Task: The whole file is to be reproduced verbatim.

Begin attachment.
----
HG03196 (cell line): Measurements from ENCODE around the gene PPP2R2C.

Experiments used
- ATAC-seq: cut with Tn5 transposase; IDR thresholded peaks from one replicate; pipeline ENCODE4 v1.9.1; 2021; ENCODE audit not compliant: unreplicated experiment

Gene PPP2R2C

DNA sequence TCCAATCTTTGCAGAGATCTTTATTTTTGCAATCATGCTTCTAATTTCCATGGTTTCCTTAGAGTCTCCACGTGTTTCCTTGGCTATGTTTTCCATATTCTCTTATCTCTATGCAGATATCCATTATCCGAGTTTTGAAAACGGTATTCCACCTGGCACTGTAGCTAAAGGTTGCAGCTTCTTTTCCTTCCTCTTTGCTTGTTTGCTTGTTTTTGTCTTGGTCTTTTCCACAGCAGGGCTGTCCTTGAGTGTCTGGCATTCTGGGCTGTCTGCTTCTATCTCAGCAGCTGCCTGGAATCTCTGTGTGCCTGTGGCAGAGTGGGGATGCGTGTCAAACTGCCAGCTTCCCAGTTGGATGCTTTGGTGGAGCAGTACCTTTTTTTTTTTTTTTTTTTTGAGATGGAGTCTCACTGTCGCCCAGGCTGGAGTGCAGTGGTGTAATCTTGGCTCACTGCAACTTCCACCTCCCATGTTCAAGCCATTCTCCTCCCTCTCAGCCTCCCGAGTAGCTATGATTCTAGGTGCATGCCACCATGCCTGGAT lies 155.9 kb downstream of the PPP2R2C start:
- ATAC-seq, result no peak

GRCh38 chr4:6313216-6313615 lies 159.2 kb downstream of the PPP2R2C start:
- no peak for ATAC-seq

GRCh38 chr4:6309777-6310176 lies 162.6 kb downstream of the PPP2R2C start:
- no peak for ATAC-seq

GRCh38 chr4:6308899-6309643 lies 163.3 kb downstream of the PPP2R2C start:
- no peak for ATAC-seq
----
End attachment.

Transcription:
HG03196 (cell line): Measurements from ENCODE around the gene PPP2R2C.

Experiments used
- ATAC-seq: cut with Tn5 transposase; IDR thresholded peaks from one replicate; pipeline ENCODE4 v1.9.1; 2021; ENCODE audit not compliant: unreplicated experiment

Gene PPP2R2C

DNA sequence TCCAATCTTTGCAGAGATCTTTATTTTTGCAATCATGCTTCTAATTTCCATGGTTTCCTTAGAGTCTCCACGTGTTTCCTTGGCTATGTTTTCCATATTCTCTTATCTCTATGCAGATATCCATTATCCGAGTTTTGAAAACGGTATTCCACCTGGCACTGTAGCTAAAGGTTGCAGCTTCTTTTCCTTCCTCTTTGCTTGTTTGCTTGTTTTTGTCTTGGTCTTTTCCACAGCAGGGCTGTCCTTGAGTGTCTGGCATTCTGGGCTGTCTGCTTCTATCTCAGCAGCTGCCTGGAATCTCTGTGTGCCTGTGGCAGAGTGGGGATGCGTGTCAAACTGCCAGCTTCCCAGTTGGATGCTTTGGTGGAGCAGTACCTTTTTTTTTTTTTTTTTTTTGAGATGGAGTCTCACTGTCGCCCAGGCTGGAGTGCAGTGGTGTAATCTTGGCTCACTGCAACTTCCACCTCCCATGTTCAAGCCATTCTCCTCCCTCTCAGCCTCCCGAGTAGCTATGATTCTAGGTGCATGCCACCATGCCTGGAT lies 155.9 kb downstream of the PPP2R2C start:
- ATAC-seq, result no peak

GRCh38 chr4:6313216-6313615 lies 159.2 kb downstream of the PPP2R2C start:
- no peak for ATAC-seq

GRCh38 chr4:6309777-6310176 lies 162.6 kb downstream of the PPP2R2C start:
- no peak for ATAC-seq

GRCh38 chr4:6308899-6309643 lies 163.3 kb downstream of the PPP2R2C start:
- no peak for ATAC-seq